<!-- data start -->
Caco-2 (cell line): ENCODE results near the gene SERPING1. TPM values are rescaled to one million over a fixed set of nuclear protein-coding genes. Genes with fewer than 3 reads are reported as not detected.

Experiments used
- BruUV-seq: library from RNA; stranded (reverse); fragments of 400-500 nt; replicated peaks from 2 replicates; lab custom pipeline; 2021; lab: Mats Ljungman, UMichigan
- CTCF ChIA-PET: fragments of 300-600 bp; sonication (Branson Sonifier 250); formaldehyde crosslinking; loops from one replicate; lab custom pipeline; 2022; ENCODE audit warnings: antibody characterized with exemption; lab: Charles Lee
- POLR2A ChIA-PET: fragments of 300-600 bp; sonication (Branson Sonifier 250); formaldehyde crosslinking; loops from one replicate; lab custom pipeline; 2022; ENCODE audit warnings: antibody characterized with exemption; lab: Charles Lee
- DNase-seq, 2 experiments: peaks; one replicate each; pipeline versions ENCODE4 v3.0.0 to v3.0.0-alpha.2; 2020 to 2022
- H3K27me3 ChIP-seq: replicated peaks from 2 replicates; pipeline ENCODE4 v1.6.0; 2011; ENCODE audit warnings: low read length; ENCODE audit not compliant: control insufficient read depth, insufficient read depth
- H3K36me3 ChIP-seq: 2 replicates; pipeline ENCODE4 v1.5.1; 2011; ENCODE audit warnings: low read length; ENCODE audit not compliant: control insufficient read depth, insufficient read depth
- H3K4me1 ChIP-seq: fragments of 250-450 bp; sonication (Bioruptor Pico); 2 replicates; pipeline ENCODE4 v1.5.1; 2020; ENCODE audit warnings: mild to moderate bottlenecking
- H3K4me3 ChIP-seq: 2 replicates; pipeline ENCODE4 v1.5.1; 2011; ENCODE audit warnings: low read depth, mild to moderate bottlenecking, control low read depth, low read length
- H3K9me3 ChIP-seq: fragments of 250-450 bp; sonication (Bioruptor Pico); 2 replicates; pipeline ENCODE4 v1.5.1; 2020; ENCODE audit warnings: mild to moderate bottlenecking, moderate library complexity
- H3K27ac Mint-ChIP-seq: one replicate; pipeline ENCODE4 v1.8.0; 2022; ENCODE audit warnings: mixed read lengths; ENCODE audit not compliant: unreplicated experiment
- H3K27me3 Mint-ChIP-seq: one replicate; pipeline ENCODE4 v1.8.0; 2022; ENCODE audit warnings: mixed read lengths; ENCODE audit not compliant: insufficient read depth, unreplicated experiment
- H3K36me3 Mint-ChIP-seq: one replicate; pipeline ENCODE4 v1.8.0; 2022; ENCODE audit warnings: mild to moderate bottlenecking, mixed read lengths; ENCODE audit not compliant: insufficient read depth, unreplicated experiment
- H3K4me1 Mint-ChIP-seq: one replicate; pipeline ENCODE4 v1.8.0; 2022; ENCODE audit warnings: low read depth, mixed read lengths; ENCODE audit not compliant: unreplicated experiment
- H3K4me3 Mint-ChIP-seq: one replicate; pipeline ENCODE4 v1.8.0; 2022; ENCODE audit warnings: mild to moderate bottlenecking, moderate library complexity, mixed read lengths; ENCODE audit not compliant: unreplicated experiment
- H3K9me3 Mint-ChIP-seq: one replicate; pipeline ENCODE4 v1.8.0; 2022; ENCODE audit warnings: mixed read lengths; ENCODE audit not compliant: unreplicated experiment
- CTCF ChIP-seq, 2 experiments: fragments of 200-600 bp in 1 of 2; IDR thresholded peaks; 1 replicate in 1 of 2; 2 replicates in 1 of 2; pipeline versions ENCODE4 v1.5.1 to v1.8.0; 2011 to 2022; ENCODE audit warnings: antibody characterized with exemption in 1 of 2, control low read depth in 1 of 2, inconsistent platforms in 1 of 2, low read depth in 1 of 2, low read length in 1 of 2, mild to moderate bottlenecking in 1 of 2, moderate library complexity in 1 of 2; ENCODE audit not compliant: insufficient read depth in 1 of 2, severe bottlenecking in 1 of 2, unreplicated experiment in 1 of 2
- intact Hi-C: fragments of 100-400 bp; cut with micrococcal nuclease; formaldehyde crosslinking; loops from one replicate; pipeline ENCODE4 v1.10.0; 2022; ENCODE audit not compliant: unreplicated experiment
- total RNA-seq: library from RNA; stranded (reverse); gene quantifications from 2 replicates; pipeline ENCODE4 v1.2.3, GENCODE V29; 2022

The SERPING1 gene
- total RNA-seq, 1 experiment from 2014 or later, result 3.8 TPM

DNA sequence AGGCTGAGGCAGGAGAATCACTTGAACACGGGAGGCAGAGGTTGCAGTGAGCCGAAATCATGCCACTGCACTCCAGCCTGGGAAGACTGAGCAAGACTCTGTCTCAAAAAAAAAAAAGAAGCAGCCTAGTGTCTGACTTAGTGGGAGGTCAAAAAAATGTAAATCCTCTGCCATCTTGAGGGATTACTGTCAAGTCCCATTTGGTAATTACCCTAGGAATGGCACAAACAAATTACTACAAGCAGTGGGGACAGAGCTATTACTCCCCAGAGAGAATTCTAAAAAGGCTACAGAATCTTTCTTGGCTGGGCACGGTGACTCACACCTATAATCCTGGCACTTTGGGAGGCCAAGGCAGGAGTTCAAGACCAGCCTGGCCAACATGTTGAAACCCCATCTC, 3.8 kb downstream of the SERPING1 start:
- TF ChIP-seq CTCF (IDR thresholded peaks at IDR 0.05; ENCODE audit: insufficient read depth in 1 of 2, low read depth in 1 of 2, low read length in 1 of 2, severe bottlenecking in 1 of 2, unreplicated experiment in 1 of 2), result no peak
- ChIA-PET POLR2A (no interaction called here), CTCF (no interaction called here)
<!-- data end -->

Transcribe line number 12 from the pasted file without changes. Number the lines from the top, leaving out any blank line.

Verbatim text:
- H3K27ac Mint-ChIP-seq: one replicate; pipeline ENCODE4 v1.8.0; 2022; ENCODE audit warnings: mixed read lengths; ENCODE audit not compliant: unreplicated experiment